Improving on NPM

· Citizen-centered Governance

Genesis of Citizen-centered Governance Athenian Oath: "We will strive increasingly to quicken the public sense of public duty; That thus... we will transmit this city not only not less, but greater, better and more beautiful than it was transmitted to us".

Key Elements of Citizen Centered Governance Reforms

· Citizens charter ­ Service standards ­ Requirements for citizens voice and choice · Subsidiarity · Citizen oriented output budgeting ­ Service delivery outputs and costs ­ Citizens report card on service delivery performance for the previous year · Public sector as a purchaser through performance contracts but not necessarily provider of services · Alternate Service Delivery Framework · Benchmarking

A ROAD MAP FOR CITIZEN-CENTERED GOVERNANCE

Program/ project Inputs Activities Outputs Reach Outcomes Impacts (goals)

2. Administration concerned with outputs. Clear roles in the government production process, 1.Bottomup, 2.Focused on managing for results, and 3.Evaluated in terms of those results. 2. Output contract 2. Executive concerned with outcomes Legislature

3. Internal and external Results and process Evaluations

2. Outcome contract

1. Citizens

3. E

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L

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A

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I

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3.Citizen evaluations

Citizen-centered governance: An Example - Switzerland

· Direct democracy provisions · Subsidiarity

CCG- Road Map to Wrecks and Ruins

· · · · Underdeveloped bureaucracy argument Input control systems not well developed Corporatization and fragmentation - PMUs Managerial discretion - opportunities for abuse of public office for private gain · Fine for production and process tasks but what about craft and coping organizations?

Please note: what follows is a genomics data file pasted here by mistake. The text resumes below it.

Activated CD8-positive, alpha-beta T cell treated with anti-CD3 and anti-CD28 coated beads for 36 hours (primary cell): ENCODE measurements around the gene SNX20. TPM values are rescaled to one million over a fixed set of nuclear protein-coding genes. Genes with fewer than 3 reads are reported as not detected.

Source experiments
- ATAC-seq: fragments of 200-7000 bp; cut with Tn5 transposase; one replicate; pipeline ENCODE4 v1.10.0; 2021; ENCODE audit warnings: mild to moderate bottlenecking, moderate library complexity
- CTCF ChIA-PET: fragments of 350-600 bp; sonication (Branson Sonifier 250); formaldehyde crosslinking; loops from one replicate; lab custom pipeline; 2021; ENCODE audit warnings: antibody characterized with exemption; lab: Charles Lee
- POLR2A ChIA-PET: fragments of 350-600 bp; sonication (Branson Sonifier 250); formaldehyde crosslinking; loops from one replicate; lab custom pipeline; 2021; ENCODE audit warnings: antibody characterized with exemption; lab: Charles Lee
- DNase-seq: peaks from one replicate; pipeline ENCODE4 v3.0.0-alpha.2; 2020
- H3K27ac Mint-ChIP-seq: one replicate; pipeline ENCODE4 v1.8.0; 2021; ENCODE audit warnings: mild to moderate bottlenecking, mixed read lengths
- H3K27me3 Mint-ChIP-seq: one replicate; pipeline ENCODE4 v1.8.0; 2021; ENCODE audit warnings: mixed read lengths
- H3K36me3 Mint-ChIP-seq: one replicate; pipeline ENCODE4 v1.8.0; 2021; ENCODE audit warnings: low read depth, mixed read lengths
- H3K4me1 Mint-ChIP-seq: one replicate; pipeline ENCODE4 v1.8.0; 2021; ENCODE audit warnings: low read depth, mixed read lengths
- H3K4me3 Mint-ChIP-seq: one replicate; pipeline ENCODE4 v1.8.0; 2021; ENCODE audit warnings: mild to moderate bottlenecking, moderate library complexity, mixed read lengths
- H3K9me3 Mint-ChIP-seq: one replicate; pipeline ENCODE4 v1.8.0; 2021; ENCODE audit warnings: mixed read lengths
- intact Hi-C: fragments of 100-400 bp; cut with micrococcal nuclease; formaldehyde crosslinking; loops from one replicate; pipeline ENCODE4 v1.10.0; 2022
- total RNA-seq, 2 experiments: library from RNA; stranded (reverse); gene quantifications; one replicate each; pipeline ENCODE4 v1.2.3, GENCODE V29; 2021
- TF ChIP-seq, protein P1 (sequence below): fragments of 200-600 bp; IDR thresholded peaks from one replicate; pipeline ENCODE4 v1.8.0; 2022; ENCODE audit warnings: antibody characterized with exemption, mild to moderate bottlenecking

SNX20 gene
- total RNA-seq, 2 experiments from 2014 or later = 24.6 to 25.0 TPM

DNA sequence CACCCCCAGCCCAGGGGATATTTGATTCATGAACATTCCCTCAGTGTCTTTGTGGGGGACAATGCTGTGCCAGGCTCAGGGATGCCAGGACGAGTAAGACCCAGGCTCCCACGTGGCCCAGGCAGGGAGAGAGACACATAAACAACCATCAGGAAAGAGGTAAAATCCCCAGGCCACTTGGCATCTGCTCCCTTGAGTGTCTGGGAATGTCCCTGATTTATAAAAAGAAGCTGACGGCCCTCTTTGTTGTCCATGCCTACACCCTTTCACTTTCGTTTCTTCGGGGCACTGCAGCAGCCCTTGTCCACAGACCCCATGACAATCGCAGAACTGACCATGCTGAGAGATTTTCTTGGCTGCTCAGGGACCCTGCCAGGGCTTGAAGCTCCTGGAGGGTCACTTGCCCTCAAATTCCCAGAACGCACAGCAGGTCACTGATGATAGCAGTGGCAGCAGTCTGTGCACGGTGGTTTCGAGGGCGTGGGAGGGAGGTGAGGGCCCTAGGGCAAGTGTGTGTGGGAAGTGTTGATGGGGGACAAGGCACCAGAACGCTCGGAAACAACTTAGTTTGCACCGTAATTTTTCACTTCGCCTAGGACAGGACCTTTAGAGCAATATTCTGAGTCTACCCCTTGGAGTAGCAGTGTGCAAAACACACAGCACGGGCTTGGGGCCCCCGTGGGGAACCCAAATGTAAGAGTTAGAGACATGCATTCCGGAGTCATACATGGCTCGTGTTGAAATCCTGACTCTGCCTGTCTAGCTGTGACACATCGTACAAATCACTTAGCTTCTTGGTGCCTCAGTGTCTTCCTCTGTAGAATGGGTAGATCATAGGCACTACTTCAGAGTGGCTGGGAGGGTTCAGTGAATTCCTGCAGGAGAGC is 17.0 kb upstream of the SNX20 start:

· Weak potential for contract enforcement · Weaker top-down accountability · Weak legislative accountability under separation of executive and legislative branches · Moral hazard in social services provision · Political responsibility for bureaucratic incompetence. The Tragedy at Cave Creek · Moral: look before you leapfrog?

CCG: towards a better tomorrow?

· Improved norms of conduct (Malaysia, UK) · Cultural shift from input controls to output and accountability (New Zealand, Malaysia) · Encouragement of partnership, competition and risk taking (Malaysia and Canada Alternative Service Delivery Framework) · Greater bottom-up accountability · Design of incentives critical · In LDCs strong potential for improving public sector performance · Moral: Leapfrog or meet a slow death

CCG - Road Map to Wrecks and Ruins or to a Better Tomorrow?

Leapfrog or Meet a Slow Death? · Bottoms up accountability is the key · Design of incentives critical · In LDCs strong potential for improving public sector performance

Governance Structure: 20th Versus 21st Century

· · · · · · · · Unitary Centralized Center manages Bureaucratic Command and control Internally dependent Closed and slow Intolerance of risk · · · · · · · · Federal / confederal Globalized & localized Center leads Participatory Responsive and Accountable Competitive Open and quick Freedom to fail/ succeed

Implications

· We keep trying because reform is eternal and

­ We never fully succeed ­ We can't stop trying.

ROME - Road Map to Wrecks and Ruins ?

·Dilbert's perspectives This fad will also pass away.

Information